Certain coumarins in the plant (e.g., bergap-ten, xanthotoxin) are known to be phototoxic (see bergamot oil). Angelica root and seed oils are obtained by steam distillation and are not expected to contain these coumarins; however, extracts (e.g., absolute, solid extract, fluid extract) may contain them. The root oil (but not seed oil) is reported to be phototoxic.1,11


Medicinal, Pharmaceutical, and Cosmetic. Now rarely used in pharmaceutical preparations. Its major current use is as a fragrance ingredient in soaps, detergent, creams, lotions, and perfumes. Reported maximum use levels for both root and seed oils are usually very low, the highest for either being about 0.1% in the perfume category.1,11

Food. Leaves used as vegetable (MABBERLY); dried seeds and cut and sifted or powdered root occasionally used as tea flavoring (FOSTER); also used as a flavor ingredient in most major categories of food products, including alcoholic (bitters, liqueurs, vermouths) and nonalcoholic beverages, frozen dairy desserts, candy, baked goods, and gelatins and puddings. The seed and root oils and the root extract are more commonly used; average maximum use levels are low, usually below 0.01%, except for the seed extract, which is reported to be 0.2% in alcoholic beverages.

Dietary Supplements/Health Foods. The dried seeds and root powder are used in tinctures or oral formulations, primarily for menstrual regulation and as an expectorant (FOSTER).

Traditional Medicine. Angelica has a long history of use in Europe in the treatment of bronchial ailments, colds, coughs, and stomach troubles caused by indigestion; also used in cosmetics for its allegedly quieting and soothing effect on the nerves of the skin (DE NAVARRE). The roots and seeds have been used in the treatment of arthritic disease, nervous conditions, insomnia, hyperacidity, and intestinal disturbances, as well as for anti-inflammatory, diuretic, and diaphoretic effects.16

In Chinese medicine, at least 10 Angelica species are used, including A. dahurica (Fisch.) Benth. et Hook., A. anomala Lalem., A. formosana Boiss., and A. sinensis (Oliv.) Diels; the latter, known as danggui or dong quai (see following), is widely used in treating female ailments in China (FARNSWORTH 1-4; FOGARTY; JIANGSU; NANJING).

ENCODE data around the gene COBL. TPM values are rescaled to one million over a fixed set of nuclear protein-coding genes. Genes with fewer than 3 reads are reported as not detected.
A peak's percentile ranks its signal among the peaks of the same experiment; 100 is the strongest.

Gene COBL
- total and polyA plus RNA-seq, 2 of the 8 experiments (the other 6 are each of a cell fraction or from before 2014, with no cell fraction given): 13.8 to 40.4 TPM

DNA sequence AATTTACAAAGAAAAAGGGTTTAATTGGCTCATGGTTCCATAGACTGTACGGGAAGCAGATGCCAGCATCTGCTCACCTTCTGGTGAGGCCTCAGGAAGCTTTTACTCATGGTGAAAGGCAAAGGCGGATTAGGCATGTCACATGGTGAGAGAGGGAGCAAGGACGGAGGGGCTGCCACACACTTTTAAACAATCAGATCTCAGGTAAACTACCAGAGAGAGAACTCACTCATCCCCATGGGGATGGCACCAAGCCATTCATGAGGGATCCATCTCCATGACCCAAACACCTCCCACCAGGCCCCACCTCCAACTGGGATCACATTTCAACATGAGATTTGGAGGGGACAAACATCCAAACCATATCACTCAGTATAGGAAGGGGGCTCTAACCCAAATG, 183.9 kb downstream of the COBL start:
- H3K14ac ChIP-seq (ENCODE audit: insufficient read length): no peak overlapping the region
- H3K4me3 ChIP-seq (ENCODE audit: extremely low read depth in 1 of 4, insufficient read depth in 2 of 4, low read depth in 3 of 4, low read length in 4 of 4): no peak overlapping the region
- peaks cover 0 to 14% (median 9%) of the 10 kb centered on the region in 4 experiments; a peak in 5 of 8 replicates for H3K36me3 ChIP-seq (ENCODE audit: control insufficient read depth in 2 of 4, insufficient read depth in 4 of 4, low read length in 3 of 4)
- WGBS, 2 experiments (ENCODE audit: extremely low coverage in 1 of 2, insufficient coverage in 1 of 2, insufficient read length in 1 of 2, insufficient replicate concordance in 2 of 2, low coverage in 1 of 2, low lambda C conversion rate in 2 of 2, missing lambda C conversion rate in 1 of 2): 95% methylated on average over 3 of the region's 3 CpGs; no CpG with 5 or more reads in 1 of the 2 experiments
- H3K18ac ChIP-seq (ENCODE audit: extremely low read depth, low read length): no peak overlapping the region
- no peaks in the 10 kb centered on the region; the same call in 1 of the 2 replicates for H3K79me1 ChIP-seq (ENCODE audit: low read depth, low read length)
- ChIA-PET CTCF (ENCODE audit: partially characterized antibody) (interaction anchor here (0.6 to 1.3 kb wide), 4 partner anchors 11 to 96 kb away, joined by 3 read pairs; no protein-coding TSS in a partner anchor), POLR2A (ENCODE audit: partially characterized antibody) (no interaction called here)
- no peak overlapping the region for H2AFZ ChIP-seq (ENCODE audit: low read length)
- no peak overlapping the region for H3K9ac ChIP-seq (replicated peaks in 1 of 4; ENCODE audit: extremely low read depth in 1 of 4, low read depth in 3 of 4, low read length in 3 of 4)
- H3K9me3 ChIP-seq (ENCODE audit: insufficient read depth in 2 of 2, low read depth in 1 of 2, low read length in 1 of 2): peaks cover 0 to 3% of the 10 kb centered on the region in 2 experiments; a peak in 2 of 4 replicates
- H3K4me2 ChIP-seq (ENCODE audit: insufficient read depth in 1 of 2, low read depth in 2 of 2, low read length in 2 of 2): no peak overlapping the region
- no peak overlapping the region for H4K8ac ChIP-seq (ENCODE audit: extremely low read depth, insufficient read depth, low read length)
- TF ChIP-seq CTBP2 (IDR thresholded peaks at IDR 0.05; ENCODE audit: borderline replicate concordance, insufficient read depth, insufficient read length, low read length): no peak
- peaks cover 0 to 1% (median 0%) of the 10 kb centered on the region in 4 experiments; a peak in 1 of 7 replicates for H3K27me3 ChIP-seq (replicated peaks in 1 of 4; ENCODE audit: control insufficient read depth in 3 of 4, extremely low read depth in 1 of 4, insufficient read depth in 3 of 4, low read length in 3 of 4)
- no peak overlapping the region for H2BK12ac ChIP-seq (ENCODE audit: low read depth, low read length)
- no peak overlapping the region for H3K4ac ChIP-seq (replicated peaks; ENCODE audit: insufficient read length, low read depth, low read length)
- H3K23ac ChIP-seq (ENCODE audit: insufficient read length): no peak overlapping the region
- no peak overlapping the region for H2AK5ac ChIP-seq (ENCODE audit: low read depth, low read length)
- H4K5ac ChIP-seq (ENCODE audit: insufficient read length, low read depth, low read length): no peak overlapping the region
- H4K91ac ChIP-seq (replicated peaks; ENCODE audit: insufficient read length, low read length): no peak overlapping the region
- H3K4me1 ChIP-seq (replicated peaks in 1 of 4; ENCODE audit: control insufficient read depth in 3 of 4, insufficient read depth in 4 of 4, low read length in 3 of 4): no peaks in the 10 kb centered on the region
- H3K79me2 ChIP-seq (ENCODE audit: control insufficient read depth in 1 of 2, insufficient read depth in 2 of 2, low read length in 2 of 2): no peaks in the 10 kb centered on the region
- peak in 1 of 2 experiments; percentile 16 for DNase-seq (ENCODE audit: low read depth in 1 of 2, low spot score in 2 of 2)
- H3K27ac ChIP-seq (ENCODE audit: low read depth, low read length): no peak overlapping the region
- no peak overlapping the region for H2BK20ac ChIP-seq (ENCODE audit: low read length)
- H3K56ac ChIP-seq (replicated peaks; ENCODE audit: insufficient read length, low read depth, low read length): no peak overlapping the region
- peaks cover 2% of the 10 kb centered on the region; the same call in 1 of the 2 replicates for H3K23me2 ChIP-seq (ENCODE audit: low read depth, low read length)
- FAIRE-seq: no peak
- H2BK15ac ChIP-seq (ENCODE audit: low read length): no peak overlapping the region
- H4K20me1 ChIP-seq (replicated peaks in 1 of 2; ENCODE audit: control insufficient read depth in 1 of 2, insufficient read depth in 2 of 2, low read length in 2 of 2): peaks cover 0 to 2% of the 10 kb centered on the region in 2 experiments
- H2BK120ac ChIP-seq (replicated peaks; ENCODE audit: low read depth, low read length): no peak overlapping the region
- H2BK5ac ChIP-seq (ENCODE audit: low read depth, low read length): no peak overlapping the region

Crude, extracts, and oils. Root and seed were both formerly official in U.S.P. and N.F.; both root oil and seed oil are official in F.C.C.

Regulatory Status. Regulated as a dietary supplement in the United States; extract, essential oil, and solvent-free oleoresin of the root, seed, or stem are GRAS for use in foods (§182.20); root and seed are GRAS for use in foods as a spice or natural flavoring (§182.10). In Germany, the fruit and roots are subjects of official monographs. The crude root at a daily dose of 4.5 g and galenical preparations are indicated for internal use for appetite loss and digestive ailments, including mild gastrointestinal tract spasms and flatulence. Crude fruit (seed) and preparations are not recommended for use as diuretics and diaphoretics because efficacy and safety have not been established (BLUMENTHAL 1; WICHTL).



  • 1. Opdyke, D. L. J., Food Cosmet. Toxicol., 13(Suppl.), 713 (1975).
  • 2. Taskinen, J., Acta Chem. Scand., Ser. B, 29, 637 (1975).
  • 3. Steck, W. and Bailey, B. K., Can. J. Chem., 47, 2425 (1969).
  • 4. Svendsen, A. B., Blyttia, 11, 96 (1953).
  • 5. Chatterjee, A. and Dutta, S., Indian J. Chem., 6, 415 (1968).
  • 6. Harmala, P. et al., Planta Med., 58, 288 (1992).
  • 7. Carbonnier, J. and Molho, D., Planta Med., 44, 162 (1982).
  • 8. Kas'yanov, G. I. et al., Khim. Prir. Soedin., 1, 108 (1977).
  • 9. Nielsen, B. E. and Kofod, H., Acta Chem. Scand., 17, 1161 (1963).
  • 10. Basa, S. C. et al., Chem. Ind. (London), 13, 355 (1971).
  • 11. Opdyke, D. L. J., Food Cosmet. Toxicol., 12(Suppl.), 821 (1974).
  • 12. Patra, A. et al., Indian J. Chem., 14B, 816 (1976).
  • 13. Beyrich, T., Arch. Pharm., 298, 672 (1965).
  • 14. Ashraf, M. et al., Pak. J. Sci. Ind. Res., 23, 73 (1980).
  • 15. Saksena, N. and Tripathi, H. H. S., Fitoterapia, 56, 243 (1985).
  • 16. Harmala, P. et al., Planta Med., 58, 176 (1992).
  • 17. Khayyal, M. T. et al., Arzneim.-Forsch., 51, 545 (2001).
  • 18. Yeh, M. L. et al., Pharmacology, 68, 70 (2003).
Copyright © 2010 by John Wiley & Sons, Inc. All rights reserved.